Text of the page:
The two books, red and blue, combine in one.
Eye look back.
And in Warren’s kane forest as well, it appears. Warren knows, or thinks he does. It’s obvious from that list, to me, that Winona is actually Ohiowa Oming, not Miley. Or both in one. We can speak to her directly if she chooses to attend Sam Parr State College for another semester. If so she’ll have to take care of the roosters.
Here is the wikipedia article on the Indian princess the town of Winona, MN was named for.
I’ll quote some passages…
In the traditional Dakota language, “Winona” is not a personal name, but a general term for a first-born child of any class distinction who happens to be female.
The concept of the central figure as a “princess” is in keeping with a European-American stereotype about Native American “princesses.” In fact, the Sioux do not have an equivalent title for “princess” in any of the major dialects.
Today “Winona” has become regularly used as a personal and place name throughout the United States.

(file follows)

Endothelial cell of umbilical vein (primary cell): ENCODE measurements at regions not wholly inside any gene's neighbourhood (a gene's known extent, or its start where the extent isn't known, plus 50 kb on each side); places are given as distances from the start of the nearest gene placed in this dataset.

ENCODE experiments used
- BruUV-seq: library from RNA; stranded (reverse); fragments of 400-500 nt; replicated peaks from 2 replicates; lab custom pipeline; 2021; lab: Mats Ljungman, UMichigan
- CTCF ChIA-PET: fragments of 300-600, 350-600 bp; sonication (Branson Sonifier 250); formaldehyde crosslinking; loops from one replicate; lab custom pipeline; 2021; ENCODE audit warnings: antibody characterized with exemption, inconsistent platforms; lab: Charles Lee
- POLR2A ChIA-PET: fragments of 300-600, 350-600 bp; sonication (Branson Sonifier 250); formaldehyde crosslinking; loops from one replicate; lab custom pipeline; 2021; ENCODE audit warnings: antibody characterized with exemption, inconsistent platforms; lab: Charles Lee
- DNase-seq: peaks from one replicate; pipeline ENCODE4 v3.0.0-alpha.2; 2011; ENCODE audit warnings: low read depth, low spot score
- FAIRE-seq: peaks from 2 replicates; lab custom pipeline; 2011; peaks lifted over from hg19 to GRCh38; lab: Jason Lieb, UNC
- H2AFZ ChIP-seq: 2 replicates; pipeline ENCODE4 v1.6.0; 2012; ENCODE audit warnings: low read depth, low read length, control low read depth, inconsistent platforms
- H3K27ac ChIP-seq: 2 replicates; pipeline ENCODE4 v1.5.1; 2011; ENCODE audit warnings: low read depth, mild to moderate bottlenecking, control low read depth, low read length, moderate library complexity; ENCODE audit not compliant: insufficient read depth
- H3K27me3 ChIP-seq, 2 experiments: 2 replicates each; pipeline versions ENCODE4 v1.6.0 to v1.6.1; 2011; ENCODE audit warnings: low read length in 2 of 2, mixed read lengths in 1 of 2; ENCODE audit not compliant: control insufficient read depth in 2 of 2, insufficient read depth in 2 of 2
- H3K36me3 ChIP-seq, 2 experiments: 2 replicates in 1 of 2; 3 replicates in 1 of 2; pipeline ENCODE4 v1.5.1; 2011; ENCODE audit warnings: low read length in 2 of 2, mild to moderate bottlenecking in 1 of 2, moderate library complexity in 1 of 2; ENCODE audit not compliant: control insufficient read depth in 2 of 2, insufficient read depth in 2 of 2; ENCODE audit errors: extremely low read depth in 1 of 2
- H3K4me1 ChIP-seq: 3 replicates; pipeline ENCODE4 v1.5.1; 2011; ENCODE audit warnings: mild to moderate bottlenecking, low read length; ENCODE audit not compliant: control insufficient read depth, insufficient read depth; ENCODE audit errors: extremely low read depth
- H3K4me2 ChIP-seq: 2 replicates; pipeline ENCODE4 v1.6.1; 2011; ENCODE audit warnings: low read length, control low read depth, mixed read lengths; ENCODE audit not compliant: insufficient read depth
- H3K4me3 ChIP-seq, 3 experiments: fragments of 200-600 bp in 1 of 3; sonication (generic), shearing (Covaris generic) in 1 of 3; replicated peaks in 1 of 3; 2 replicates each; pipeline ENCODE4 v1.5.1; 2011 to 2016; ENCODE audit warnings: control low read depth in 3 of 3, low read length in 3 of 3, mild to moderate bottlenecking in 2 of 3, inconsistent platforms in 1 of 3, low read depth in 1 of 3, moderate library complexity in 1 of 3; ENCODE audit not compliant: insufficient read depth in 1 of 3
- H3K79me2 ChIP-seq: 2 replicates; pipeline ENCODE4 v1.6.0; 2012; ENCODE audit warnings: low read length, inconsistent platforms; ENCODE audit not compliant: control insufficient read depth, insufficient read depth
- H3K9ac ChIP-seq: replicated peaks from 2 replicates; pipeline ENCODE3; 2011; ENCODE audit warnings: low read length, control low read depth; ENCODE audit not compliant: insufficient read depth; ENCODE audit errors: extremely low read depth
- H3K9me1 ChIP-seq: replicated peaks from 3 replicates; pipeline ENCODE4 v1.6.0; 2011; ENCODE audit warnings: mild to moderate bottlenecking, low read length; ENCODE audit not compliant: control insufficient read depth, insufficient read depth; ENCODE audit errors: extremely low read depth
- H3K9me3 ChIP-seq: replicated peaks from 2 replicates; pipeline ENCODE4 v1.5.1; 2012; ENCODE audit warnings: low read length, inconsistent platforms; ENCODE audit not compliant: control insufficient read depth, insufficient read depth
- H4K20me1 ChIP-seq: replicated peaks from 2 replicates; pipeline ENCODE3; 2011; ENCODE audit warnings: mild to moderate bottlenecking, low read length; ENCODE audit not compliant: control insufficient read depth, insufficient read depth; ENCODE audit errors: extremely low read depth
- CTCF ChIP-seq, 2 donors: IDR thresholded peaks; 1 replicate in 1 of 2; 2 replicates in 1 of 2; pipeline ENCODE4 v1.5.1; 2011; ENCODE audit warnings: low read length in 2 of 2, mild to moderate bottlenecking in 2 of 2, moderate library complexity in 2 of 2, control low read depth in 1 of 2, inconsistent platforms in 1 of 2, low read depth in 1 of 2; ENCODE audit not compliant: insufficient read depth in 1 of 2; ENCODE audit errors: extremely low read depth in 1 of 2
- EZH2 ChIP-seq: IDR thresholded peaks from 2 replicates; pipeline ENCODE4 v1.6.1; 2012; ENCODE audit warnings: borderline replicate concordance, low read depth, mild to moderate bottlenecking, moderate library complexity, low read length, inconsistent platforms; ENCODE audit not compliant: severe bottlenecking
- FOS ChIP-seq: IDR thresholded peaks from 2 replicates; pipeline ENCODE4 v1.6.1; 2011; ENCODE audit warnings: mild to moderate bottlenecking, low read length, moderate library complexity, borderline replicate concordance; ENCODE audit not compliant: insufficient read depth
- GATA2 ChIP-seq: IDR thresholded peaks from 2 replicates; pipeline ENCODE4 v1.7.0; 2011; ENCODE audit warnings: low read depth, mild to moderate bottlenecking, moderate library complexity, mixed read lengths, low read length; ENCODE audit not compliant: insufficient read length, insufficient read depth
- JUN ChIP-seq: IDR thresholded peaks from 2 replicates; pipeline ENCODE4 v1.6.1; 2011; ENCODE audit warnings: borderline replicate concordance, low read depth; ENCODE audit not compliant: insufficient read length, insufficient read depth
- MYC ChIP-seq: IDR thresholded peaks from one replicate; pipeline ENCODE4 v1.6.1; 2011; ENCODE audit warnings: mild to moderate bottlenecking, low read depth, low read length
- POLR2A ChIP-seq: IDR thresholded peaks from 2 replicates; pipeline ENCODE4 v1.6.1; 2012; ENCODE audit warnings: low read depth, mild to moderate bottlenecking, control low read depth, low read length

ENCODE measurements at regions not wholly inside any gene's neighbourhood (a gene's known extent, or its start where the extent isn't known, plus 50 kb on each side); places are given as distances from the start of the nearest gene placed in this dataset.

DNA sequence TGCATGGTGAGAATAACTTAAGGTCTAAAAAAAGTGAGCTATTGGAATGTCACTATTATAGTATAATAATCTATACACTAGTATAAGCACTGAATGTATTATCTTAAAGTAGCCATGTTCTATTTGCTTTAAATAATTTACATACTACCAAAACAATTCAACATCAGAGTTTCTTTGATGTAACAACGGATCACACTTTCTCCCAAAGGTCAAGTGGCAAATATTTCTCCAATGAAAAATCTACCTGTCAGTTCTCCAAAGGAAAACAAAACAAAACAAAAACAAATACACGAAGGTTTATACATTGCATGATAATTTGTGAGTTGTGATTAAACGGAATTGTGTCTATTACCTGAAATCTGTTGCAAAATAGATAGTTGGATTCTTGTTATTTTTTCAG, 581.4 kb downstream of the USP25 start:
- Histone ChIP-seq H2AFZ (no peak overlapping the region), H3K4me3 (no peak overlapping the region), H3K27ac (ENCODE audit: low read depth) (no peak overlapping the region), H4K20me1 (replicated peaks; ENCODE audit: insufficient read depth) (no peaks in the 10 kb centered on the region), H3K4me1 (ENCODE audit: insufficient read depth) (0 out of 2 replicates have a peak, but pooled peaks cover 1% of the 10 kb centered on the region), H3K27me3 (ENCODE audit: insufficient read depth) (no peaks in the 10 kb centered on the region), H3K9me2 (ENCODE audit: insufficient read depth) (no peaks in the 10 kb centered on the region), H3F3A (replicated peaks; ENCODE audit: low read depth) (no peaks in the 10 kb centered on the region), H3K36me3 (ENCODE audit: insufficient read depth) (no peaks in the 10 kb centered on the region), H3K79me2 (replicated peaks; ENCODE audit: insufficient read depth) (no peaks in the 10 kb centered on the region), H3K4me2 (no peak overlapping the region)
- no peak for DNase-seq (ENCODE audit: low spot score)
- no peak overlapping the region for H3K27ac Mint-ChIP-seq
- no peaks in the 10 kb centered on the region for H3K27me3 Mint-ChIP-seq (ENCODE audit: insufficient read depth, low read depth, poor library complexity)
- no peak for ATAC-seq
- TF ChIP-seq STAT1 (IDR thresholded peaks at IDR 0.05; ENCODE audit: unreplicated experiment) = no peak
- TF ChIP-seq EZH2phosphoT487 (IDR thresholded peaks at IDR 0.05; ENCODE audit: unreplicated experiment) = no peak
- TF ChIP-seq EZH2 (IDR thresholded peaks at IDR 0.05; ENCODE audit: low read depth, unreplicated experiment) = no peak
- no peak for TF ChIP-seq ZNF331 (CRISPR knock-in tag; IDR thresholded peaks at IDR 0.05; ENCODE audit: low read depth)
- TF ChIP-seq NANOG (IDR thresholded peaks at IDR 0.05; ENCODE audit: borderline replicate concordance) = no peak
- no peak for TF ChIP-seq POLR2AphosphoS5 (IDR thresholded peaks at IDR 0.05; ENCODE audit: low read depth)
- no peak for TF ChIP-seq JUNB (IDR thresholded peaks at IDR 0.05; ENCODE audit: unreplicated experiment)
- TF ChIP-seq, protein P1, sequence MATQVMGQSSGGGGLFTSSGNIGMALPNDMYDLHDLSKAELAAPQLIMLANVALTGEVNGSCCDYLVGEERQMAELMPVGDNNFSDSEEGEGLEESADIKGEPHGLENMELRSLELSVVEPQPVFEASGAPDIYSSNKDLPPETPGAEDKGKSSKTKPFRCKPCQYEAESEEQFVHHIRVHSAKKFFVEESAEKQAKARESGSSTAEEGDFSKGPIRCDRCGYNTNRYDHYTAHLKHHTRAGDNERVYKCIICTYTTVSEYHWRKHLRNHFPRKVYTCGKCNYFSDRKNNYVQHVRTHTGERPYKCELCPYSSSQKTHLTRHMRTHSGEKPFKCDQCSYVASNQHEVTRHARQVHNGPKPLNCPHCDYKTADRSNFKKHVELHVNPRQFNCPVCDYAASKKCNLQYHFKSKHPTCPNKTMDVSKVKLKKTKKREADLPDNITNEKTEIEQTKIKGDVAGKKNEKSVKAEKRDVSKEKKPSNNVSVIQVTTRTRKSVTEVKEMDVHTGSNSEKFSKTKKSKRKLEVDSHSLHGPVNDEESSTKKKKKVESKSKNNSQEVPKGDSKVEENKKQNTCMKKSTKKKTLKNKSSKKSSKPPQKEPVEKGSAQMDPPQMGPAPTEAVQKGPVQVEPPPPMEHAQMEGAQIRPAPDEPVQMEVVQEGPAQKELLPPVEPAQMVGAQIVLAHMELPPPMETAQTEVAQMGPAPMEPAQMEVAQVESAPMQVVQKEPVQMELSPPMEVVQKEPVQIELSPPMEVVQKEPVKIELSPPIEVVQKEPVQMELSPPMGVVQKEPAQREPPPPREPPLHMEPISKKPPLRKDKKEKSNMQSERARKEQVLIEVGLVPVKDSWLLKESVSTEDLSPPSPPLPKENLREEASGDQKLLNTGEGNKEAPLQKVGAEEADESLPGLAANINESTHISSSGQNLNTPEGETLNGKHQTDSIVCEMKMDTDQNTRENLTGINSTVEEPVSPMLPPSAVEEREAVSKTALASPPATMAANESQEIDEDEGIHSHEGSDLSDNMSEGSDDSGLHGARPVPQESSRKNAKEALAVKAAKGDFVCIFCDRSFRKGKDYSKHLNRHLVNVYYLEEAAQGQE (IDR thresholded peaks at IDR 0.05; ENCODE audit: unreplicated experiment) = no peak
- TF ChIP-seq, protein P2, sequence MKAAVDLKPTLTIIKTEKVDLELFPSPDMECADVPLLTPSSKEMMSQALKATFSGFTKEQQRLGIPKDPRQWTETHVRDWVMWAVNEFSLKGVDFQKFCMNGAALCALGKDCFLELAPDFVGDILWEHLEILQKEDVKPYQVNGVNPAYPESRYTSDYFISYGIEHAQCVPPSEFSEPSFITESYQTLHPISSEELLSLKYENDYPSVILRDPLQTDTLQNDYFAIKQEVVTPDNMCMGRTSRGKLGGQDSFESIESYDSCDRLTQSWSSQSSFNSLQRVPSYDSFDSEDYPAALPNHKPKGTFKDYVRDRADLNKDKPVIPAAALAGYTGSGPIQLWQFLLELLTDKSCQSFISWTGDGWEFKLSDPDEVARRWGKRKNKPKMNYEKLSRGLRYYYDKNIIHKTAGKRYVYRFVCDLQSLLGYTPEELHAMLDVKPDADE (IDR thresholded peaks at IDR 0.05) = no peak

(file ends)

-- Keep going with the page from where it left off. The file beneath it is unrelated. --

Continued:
This further statement stood out for me. Most Winona place names are in the midwest, like here in Minnesota. But Twain attaches a similar Winona “lover’s leap” tale to Winona Falls near the Pennsylvania/New Jersey border, much further east. Is this, then, the name origin for the Minnesotan Winona and other midwest versions? I might be a little confused here (and the sentence is confusing, as there isn’t a Winona Falls in Camden County, Missouri or Cameron Park, Texas as far as I can ascertain), but I thought I’d mention it because we have 2 twin Winona’s again to deal with, parallel with the 2 Winona Ryder images gracing the Rolling Stones covers from the early and mid nineties that now stare back at us jointly through one eye in this post.
Mark Twain in Life on the Mississippi wrote: “There are fifty Lover’s Leaps along the Mississippi from whose summit disappointed Indian girls have jumped.” Other locations with a similar legend include Winona Falls in Pennsylvania, Camden County, Missouri and Cameron Park in Waco, Texas.
Interesting that this particular Winona in Minnesota was spared, unlike the other same named leapers.